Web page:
Primary pressure standards in the atmospheric pressure range are often established using mercury manometers. Less frequently, controlled-clearance dead-weight testers in which one component (normally the piston) has been dimensionally measured have also been used. Recent advances in technology on two fronts i) the fabrication of large-diameter pistons and cylinders with good geometry; and ii) the ability to measure the dimensions of these components, have allowed some dead-weight testers at NIST to approach total relative uncertainties (2ς) in dimensionally-derived effective areas near 5 ppm. This paper descibes a single piston/cylinderassembly (NIST-PG201WC/WC) that serves as both a primary gage in which both piston and cylinder are measured dimensionally and a controlled-clearance primary gage (employing the Heydemann-Welch method). Thus it allows some previous assumptions about the modeling of dead-weight testers to be checked. For the gage described in this paper the effective areas obtained from the two analyses differ by 4 to 7 ppm over the pressure range 35 kPa to 175 k)a. Some implications of these results will be discussed.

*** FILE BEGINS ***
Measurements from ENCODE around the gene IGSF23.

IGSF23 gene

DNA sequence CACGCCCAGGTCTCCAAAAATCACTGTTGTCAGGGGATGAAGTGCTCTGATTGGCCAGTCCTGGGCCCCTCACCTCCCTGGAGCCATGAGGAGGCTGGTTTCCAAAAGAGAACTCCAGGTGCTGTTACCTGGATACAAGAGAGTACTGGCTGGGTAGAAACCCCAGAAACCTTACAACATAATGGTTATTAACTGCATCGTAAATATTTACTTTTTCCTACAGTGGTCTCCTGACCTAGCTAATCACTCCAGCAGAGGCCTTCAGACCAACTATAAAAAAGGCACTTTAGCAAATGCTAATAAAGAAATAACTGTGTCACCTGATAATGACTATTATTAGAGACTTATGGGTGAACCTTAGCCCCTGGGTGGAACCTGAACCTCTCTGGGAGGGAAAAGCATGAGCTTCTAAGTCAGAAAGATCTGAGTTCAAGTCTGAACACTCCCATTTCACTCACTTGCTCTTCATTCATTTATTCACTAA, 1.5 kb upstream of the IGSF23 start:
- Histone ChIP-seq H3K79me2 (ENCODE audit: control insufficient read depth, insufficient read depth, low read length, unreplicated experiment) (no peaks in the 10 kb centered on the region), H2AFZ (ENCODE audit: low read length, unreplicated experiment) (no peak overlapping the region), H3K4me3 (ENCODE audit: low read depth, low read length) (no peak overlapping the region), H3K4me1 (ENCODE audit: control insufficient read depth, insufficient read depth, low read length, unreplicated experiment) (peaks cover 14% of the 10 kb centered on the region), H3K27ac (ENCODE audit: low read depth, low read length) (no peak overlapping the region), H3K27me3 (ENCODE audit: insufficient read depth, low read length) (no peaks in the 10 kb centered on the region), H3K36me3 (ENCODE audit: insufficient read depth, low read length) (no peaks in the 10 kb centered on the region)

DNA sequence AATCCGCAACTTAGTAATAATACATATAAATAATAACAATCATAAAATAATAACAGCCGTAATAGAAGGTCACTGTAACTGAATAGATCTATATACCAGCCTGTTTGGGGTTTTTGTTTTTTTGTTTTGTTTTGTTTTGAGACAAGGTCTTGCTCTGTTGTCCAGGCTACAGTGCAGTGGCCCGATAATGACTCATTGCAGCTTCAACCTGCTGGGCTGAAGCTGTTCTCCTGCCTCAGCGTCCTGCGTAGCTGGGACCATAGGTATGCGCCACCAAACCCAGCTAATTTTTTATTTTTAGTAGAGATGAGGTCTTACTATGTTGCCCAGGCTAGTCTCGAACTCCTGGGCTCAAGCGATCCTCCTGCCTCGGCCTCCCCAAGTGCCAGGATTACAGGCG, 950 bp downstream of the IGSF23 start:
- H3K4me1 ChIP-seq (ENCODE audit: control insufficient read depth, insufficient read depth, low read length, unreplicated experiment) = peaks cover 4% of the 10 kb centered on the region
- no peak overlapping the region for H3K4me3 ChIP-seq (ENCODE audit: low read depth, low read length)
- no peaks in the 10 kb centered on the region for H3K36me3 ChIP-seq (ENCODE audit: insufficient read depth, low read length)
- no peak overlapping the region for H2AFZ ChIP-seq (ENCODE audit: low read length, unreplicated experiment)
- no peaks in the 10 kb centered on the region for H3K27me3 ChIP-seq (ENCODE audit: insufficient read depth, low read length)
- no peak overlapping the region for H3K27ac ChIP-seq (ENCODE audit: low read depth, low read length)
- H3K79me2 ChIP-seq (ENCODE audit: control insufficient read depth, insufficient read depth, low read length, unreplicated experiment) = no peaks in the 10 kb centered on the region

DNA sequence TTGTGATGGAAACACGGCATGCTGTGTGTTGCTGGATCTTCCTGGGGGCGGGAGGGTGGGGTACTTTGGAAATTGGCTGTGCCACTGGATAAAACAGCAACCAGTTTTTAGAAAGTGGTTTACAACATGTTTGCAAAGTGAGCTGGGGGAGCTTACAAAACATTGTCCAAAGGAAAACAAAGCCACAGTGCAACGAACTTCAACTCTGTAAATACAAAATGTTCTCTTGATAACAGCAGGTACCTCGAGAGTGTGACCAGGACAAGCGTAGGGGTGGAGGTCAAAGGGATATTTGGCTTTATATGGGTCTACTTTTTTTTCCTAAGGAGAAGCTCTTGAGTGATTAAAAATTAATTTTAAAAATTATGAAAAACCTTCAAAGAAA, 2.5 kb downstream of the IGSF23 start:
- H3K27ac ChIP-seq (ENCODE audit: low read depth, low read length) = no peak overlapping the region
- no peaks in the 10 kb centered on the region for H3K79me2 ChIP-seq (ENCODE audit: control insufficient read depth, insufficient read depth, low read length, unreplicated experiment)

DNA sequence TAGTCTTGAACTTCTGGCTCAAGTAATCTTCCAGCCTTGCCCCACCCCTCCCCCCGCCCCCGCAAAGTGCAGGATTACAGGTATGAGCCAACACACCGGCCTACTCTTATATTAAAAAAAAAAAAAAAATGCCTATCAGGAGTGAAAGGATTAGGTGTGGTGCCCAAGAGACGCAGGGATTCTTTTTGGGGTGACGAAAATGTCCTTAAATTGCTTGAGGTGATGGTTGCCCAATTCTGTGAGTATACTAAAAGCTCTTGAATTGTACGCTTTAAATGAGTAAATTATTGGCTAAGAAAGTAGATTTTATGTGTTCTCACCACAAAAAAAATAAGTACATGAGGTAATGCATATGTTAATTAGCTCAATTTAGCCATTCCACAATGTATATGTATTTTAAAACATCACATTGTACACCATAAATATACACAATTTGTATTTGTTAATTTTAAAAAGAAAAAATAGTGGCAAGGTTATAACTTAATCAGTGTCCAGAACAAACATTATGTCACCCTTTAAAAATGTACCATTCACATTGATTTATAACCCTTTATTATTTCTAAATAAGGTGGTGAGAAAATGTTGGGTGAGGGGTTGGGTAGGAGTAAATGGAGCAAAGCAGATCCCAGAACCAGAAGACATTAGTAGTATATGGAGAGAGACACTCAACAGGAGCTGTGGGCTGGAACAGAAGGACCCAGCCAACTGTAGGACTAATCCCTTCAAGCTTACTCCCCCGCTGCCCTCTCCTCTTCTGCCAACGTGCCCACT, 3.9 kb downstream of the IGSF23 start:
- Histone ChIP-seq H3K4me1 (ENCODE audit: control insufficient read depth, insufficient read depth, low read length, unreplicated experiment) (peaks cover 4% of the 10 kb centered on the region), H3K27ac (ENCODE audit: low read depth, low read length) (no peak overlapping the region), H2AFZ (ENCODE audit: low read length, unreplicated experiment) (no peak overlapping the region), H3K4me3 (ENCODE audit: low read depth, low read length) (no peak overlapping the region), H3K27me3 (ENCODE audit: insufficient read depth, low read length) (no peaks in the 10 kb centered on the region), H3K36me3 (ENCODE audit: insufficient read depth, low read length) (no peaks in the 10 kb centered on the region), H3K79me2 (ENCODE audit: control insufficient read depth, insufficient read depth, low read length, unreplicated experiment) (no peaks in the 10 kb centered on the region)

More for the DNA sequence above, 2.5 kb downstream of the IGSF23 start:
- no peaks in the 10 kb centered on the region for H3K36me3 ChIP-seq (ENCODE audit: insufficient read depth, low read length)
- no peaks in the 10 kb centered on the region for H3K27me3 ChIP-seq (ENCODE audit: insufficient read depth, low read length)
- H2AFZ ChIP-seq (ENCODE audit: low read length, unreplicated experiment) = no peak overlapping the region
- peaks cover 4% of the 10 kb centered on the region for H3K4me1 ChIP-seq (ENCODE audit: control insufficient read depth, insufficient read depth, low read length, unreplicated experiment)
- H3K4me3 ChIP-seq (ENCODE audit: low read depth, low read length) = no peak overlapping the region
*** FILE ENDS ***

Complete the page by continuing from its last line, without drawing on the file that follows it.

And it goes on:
Citation: Journal of Research (NIST JRES) -
Volume: 108 No. 1
NIST Pub Series: Journal of Research (NIST JRES)
Pub Type: NIST Pubs
dead-weight tester, piston gage, piston/cylinder assembly, pressure measurement, primary pressure standards